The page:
The normal payment cycle (from invoice presentation to payment) is reflected in model above. It probably follows Pareto’s principle. I would guesstimate that: 10% of customers pay me that day or within a week; 80% pay within 2 to 4 weeks; and the final 10% take longer. I have been asked if I have standard payment terms. I suppose the answer is no as it is not mentioned on invoices – but implicitly I understand it to be paid on receipt of the email (all invoices sent electronically). I would regard getting the PO and early dispatch of the invoice, and not to wait till the end of the month, so that you meet the cheque or payment run is more important.
PROFIT = Salary
As a sole trader, there is no ‘profit’ in the business per se with any ‘surplus’ paid as salary to me (or drawings) when cashflow allows.
The figure above seems to suggest a nice profit margin but the burden of taxation has not been addressed. I will now talk about Tax on service providers using an example:
If a contractor agrees a fee of say €100 with a client inclusive of VAT, the following is one view of how this could be broken down as follows:
• The cost figure of €22.64 is indicative of what it might on average cost to deliver a €100 service with the precise figure selected for ease of computation.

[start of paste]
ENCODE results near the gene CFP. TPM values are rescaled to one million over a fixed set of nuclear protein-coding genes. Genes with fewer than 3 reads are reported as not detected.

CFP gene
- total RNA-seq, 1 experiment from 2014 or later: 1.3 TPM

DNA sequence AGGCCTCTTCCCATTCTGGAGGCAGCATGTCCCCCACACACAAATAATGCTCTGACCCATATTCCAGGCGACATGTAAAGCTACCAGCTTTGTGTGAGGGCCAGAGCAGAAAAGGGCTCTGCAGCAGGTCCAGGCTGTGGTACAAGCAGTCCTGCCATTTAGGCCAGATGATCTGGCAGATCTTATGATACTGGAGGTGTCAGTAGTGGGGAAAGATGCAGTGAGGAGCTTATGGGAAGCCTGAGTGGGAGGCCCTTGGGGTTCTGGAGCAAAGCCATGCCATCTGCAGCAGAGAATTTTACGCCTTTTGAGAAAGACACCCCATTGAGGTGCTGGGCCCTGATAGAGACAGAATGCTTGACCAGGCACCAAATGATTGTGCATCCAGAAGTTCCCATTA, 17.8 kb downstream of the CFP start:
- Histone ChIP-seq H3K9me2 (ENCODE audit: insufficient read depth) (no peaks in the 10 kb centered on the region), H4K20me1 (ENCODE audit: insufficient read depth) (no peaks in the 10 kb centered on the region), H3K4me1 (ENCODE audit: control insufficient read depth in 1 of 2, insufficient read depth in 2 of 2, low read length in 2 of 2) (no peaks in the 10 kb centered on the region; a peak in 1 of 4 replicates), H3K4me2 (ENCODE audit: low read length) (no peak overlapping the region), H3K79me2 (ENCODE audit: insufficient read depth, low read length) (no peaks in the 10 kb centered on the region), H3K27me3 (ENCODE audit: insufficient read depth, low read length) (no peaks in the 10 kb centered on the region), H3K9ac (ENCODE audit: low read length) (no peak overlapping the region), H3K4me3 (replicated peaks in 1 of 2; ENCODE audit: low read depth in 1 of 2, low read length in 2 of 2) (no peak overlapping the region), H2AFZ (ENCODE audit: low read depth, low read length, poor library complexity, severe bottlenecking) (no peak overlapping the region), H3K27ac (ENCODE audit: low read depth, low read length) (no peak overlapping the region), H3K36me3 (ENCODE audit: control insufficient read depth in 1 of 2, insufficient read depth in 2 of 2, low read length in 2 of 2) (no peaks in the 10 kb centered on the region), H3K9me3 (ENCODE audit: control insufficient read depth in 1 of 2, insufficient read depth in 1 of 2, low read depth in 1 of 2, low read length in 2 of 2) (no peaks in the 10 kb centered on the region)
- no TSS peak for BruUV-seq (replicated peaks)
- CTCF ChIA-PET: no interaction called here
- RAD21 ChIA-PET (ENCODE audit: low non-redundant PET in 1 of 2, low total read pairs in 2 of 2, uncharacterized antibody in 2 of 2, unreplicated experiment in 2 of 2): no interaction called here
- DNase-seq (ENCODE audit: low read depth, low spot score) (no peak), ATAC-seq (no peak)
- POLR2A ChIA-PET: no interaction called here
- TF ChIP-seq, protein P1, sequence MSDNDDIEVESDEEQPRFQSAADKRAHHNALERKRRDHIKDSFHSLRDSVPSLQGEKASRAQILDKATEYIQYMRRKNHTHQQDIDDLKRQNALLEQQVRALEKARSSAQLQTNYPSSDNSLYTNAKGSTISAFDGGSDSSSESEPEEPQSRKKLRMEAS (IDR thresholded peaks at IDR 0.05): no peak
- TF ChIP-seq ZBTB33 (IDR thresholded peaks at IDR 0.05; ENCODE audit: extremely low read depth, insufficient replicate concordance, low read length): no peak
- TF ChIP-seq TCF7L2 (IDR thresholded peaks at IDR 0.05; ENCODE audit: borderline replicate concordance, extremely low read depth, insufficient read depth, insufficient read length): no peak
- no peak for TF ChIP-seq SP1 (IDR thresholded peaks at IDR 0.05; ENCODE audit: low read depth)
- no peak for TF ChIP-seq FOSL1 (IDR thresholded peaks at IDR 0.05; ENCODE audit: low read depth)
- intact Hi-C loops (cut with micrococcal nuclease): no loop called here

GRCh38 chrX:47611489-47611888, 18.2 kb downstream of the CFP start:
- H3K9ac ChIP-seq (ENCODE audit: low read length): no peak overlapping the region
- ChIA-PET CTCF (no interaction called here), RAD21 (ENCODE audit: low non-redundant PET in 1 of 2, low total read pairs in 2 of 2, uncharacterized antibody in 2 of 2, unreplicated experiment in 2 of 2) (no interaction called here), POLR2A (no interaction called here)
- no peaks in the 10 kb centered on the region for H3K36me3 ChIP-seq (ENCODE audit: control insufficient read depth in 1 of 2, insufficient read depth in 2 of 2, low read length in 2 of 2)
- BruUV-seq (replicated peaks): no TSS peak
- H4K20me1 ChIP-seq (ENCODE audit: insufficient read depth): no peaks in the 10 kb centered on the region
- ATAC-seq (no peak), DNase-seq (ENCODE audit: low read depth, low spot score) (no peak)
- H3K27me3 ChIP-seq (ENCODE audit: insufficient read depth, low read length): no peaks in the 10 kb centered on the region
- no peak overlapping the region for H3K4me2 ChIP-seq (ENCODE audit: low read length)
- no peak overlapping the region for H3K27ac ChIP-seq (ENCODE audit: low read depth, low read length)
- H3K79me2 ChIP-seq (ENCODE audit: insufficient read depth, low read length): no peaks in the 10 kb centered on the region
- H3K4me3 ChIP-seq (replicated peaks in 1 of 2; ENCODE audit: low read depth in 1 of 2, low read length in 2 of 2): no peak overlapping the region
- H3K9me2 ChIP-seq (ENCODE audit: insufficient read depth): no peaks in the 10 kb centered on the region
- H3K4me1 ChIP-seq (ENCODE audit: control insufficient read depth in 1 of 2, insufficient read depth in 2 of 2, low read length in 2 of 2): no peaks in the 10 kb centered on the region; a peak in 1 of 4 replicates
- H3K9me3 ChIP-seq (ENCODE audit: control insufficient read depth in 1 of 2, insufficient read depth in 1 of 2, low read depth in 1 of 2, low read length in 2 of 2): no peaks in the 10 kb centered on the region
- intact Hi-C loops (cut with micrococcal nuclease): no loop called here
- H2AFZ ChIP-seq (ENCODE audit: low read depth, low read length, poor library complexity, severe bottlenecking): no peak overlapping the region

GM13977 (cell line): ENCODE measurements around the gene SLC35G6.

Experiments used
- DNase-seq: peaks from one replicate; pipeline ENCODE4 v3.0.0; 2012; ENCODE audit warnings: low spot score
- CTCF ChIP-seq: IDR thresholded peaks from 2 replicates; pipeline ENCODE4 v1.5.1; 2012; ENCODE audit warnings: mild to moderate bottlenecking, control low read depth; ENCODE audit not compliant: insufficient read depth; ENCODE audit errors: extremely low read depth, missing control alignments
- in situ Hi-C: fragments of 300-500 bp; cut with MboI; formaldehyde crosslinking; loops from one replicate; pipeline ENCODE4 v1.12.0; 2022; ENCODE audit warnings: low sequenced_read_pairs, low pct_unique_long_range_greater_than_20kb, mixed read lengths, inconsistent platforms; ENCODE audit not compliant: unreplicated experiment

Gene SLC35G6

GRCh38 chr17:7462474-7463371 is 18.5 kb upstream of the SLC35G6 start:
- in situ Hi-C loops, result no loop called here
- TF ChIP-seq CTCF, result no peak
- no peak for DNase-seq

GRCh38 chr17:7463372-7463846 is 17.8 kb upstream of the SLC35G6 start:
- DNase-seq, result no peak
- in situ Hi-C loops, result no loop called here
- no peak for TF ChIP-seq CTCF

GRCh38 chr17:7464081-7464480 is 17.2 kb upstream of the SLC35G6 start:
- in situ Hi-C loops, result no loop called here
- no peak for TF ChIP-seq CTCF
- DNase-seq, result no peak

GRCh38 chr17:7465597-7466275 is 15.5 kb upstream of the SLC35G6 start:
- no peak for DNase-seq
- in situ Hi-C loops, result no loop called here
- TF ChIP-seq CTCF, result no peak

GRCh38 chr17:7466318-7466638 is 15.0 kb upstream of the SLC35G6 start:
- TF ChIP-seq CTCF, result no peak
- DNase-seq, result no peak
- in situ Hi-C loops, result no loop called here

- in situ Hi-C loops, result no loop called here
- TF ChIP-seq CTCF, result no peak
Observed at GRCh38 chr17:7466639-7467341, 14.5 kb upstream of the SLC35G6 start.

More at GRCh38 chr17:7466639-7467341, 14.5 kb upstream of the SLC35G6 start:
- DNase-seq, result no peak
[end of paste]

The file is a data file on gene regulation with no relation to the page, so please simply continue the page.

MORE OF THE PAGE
• The figure for effective tax rate was also selected for ease of computation in this illustration. The effective tax rate includes allowances, PAYE and USC.
This example highlights that 40% of the total fee invoiced is ‘paid’ to the contractor – not overly generous when one factors in delays in receiving payment. The contribution to the government is €37.36 by way of PAYE and VAT.
The effective tax rate for self employed contractors is much higher as total revenue increases and I think it reaches 55% when revenue exceeds €100,000. That would be a serious disincentive to taking on more work (risk and stress). I am not even going to think about how much of the 15% additional top line income generated in 2014 will actually end up in my pocket.
I do realise that everyone has to pay tax and I am fully compliant in that regard. So this article is to highlight the reality for anyone thinking of setting up. A few other points on Taxation before I conclude:
► VAT is beneficial financially
By registering for VAT, my prices notionally increased but as my clients are predominantly VAT registered they are not adversely affected. The administration of VAT is not too onerous and as my input costs to include any capital purchases are reduced, VAT is on the whole beneficial (Don’t get me wrong – I end up collecting thousands on behalf of Revenue every year but it is never really my money).
► ROS is great
ROS – Revenue Online – is a very easy system to use for VAT and paying income tax (self-assessment).
► Revenue is efficient – Tax Clearance
I received my tax clearance within a week in October. Granted I could not use the online tool as it did not recognise my PPS number but the form in the post did the job!
► Withholding Tax (WST) is a Pain
Public sector organisations charge 20% withholding tax on consultancy. I think that when a provider has a clear record, say 2 years prompt payment of taxes, that they should be exempted from Withholding Tax. In 2013, almost 25% of my tax liability was already taken in Withholding tax.